Stokes Tropical Publishing Co., P.O.Box 9868 New Iberia, Louisiana, 70562. $19.95, September 2000, paperback, 128 pages, ISBN 0-9678540-1-6, Phone: 337-365-6998. E-mail: <firstname.lastname@example.org>. On the Web: <www.stokestropicals.com>.
(Price/availability info may have changed since original publication of review.)
The authors have done an outstanding job of bringing together the information that one might want to learn in starting to grow a banana collection. The color pictures are well done and featured on nearly every page. At the same time, the writing is informal and touches on just about every aspect of bananas that beginning growers or those with a casual interest might have.
The book is divided into four sections. (1) Introduction. Covers the book organization, and abbreviations. (2) Bananas in the Garden. Starts with how the banana fits into botanical families and discusses its close relatives, then gets into horticultural advice on many aspects of growing bananas and how best to locate them in a garden. Finally, it has three pages of frequently asked questions. (3) Gallery. This section contains 69 pages describing individual species and cultivars, one per page. The emphasis is on exotic ornamental bananas, but the book also includes forty pages of pictures and comments on dessert bananas and plantains. (4) Essential Information. This includes a glossary; lists of preferred bananas for various growing conditions; a hardiness zone map; lists of nurseries, books and gardens and an index.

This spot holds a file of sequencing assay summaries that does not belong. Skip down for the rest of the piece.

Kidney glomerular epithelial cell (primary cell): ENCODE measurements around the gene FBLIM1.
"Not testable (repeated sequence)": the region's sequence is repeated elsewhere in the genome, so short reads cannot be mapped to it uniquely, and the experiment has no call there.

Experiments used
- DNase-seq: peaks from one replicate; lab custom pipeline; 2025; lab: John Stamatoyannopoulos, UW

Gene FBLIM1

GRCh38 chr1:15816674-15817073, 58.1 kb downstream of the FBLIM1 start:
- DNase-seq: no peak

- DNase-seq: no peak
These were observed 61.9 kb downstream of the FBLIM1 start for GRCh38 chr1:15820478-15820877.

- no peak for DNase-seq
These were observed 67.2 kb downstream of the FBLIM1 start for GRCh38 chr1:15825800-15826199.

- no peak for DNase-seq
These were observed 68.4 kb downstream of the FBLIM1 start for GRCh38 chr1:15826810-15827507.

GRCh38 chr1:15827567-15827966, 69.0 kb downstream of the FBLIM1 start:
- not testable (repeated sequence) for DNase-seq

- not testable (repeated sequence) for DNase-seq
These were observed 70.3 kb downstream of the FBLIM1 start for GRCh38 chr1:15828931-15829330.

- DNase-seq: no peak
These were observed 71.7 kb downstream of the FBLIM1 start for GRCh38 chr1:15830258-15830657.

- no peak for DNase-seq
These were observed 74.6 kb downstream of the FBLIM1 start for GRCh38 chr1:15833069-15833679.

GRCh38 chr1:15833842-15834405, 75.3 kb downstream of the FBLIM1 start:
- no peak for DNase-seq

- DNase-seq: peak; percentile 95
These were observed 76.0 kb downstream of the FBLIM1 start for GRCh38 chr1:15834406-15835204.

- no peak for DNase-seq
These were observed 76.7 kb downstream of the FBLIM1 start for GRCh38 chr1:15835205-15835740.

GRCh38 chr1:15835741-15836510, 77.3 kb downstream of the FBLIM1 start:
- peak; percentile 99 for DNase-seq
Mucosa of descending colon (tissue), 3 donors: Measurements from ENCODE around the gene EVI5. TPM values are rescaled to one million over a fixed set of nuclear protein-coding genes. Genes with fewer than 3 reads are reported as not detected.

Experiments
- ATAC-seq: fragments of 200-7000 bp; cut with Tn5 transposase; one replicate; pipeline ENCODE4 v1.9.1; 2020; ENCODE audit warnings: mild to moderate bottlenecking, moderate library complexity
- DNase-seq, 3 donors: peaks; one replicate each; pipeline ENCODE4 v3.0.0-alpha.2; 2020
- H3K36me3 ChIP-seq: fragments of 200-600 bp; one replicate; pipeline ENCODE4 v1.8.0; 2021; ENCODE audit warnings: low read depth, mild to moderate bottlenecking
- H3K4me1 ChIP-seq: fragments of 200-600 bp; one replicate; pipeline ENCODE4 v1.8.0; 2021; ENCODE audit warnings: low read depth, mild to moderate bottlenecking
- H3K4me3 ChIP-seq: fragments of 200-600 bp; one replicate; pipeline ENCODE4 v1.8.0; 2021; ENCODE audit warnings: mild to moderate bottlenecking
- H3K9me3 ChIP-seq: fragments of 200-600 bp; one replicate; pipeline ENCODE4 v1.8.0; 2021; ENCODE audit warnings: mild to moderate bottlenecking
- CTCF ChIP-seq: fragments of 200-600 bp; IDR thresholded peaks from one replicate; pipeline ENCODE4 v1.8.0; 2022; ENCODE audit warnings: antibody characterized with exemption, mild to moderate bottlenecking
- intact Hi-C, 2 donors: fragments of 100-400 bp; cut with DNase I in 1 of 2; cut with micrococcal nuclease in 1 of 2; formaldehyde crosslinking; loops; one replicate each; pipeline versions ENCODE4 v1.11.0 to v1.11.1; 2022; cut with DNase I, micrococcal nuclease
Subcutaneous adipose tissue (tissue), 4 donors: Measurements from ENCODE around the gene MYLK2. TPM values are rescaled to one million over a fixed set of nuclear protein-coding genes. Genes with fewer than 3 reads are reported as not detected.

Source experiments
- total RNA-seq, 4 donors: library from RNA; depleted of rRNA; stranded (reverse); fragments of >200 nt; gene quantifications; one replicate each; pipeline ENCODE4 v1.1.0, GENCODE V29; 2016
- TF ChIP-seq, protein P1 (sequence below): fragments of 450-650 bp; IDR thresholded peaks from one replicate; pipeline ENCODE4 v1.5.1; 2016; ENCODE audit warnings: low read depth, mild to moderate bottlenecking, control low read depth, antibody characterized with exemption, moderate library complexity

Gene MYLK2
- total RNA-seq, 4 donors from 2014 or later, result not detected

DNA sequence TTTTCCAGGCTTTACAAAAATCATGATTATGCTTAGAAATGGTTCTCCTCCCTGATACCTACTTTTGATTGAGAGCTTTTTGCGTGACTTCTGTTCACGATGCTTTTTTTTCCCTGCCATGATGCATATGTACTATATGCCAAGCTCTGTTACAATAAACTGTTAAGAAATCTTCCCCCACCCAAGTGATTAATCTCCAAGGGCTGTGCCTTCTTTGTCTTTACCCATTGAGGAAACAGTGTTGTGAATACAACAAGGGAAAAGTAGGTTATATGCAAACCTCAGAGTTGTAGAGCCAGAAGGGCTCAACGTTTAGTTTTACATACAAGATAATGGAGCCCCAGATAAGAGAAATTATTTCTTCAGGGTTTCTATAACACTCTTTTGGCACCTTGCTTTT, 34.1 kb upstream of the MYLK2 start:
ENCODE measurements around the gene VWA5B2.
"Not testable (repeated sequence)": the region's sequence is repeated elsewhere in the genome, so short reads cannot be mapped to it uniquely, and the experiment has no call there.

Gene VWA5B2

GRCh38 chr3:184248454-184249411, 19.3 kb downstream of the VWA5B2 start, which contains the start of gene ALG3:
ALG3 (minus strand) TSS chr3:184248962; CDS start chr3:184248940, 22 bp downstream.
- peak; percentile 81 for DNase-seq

I was impressed by the thorough coverage of the subject, its informal tone, and the quality of the pictures. While the book is suitable as a reference book it also makes a really good read. It is enticing too; I first developed the urge to eat a banana, and then an urge to rush out and get some to plant. The book is only 7x9 inches, but contains as much interesting information as a volume several times its size.